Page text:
Designing good heuristic functions for graph search requires adequate domain knowledge. It is often easy to design heuristics that perform well and correlate with the underlying true cost-to-go values in certain parts of the search space but these may not be admissible throughout the domain thereby affecting the optimality guarantees of the search. Bounded suboptimal search using several of such partially good but inadmissible heuristics was developed in Multi-Heuristic A* (MHA*). Although MHA* leverages multiple inadmissible heuristics to potentially generate a faster suboptimal solution, the original version does not improve the solution over time. It is an one shot algorithm that requires careful setting of inflation factors to obtain a desired one time solution. In this work, we tackle this issue by extending MHA* to an anytime version that finds a feasible suboptimal solution quickly and continually improve it until time runs out. Our work is inspired from the Anytime Repairing A* (ARA*) algorithm. We prove that our precise adaptation of ARA* concepts in the MHA* framework preserves the original suboptimal and completeness guarantees and enhances MHA* to perform in an anytime fashion. Furthermore, we report the performance of A-MHA* in 3-D path planning domain and sliding tiles puzzle and compare against MHA* and other anytime algorithms.
Single-agent pathfinding on grid maps can exploit online compiled knowledge produced offline and saved as a Compressed Path Database (CPD). Such a knowledge is distilled by performing repeated searches in a graph, where each node corresponds to a distinct grid cell, typically by algorithms such as Dijkstra's. All-pairs shortest paths (APSPs) are computed and the first move along a shortest path is persistently stored in the CPD. This way, an optimal move can efficiently be retrieved for any pair of source and target cells that is considered while the agent is navigating. However, a CPD supports a static grid, that is, a grid where each cell is permanently either traversable or non-traversable. Our work instead assumes that the cells in the map can undergo dynamic changes. Reasoning about the altered map would require a new CPD. As creating it from scratch is computationally expensive, we present techniques to repair an existing CPD. We prove that using our technique leads to correct and optimal solutions. Experiments demonstrate the benefits of our approach. When a single obstacle of a given size is added or removed, the repair costs often are a small fraction of a recomputation from scratch.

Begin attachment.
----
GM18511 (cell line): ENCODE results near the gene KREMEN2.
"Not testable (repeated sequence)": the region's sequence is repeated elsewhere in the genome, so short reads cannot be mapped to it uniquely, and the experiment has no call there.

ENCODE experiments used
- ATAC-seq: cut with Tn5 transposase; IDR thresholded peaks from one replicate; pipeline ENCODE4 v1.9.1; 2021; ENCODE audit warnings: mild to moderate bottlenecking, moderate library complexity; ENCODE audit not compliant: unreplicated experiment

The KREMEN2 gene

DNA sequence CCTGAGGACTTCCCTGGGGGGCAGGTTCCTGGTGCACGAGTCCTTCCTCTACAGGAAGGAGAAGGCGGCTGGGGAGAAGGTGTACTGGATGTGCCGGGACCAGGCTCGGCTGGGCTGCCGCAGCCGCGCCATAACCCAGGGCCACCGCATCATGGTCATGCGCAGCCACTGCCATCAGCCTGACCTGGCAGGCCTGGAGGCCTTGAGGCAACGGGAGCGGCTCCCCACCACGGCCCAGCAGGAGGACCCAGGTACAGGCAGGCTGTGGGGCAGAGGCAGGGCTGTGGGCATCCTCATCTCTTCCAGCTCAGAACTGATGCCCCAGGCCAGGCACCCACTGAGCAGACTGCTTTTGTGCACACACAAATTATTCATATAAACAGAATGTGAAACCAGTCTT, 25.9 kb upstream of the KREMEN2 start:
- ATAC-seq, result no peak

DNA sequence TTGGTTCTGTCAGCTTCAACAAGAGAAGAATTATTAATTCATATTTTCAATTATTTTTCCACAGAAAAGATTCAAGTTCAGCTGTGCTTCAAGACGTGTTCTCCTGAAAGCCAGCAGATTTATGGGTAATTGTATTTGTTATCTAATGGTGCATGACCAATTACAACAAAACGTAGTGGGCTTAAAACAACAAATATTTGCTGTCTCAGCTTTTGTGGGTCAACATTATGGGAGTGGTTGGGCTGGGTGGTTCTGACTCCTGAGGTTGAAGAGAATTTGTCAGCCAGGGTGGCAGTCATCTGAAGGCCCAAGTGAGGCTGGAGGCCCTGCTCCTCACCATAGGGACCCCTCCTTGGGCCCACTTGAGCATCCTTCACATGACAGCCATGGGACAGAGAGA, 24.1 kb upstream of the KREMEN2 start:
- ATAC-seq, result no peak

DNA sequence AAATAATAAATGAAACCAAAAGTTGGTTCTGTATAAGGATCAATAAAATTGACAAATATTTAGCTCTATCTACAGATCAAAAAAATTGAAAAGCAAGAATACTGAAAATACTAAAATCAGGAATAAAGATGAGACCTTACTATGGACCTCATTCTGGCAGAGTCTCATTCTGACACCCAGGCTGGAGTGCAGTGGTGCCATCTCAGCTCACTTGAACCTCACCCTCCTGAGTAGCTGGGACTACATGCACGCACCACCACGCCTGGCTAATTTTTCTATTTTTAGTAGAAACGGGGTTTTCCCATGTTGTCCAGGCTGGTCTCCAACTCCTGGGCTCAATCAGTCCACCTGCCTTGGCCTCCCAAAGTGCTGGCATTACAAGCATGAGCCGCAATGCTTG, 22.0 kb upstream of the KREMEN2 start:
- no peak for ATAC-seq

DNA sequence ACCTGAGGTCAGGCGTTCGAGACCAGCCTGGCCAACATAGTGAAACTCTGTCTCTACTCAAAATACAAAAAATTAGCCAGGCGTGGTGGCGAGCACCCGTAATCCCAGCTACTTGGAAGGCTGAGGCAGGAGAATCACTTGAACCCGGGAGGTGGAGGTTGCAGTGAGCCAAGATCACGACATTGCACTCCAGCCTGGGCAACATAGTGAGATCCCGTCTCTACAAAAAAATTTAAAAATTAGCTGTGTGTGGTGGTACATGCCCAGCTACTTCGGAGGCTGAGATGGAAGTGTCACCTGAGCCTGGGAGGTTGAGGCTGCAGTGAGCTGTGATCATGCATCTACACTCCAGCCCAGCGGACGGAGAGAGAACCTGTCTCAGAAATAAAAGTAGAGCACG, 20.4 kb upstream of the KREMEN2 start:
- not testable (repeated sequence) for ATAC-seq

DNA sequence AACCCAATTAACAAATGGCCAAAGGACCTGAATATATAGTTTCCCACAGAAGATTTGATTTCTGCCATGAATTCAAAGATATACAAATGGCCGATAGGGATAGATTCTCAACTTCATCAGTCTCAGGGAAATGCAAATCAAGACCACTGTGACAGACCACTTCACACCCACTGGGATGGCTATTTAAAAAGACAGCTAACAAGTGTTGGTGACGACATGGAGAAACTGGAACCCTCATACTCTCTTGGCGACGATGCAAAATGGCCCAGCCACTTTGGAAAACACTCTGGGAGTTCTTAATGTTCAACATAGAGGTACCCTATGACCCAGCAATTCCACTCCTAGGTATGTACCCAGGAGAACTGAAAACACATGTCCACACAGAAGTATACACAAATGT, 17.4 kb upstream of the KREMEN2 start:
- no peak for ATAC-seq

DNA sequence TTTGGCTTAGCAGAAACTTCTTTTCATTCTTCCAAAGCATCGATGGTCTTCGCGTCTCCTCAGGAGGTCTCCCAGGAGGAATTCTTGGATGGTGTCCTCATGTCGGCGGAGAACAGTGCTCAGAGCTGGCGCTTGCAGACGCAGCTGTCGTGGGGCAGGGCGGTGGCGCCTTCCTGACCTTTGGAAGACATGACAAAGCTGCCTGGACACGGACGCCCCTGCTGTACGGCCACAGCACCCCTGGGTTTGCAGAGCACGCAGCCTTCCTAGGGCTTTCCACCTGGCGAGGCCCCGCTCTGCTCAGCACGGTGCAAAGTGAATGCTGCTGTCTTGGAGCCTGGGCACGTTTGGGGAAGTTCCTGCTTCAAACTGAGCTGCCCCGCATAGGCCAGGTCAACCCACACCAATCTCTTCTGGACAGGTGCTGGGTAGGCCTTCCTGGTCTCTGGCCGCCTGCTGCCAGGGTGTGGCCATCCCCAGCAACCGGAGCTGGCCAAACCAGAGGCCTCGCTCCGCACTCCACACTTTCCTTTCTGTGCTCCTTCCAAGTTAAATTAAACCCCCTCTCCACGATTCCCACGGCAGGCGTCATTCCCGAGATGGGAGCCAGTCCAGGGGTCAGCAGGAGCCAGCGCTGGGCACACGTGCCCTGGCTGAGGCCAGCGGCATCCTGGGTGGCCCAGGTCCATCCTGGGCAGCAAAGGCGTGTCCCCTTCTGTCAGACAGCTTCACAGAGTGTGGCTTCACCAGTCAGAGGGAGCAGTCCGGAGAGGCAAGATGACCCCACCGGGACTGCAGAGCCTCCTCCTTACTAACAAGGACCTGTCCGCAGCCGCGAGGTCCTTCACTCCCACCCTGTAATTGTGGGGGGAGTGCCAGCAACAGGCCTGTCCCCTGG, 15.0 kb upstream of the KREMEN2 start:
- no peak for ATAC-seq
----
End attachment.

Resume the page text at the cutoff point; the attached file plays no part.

One of the classical approaches to automated planning is the reduction to propositional satisfiability (SAT). Recently, it has been shown that incremental SAT solving can increase the capabilities of several modern encodings for SAT-based planning. In this paper, we present a further improvement to SAT-based planning by introducing a new algorithm named PASAR based on the principles of counterexample guided abstraction refinement (CEGAR). As an abstraction of the original problem, we use a simplified encoding where interference between actions is generally allowed. Abstract plans are converted into actual plans where possible or otherwise used as a counterexample to refine the abstraction. Using benchmark domains from recent International Planning Competitions, we compare our approach to different state-of-the-art planners and find that, in particular, combining PASAR with forward state-space search techniques leads to promising results.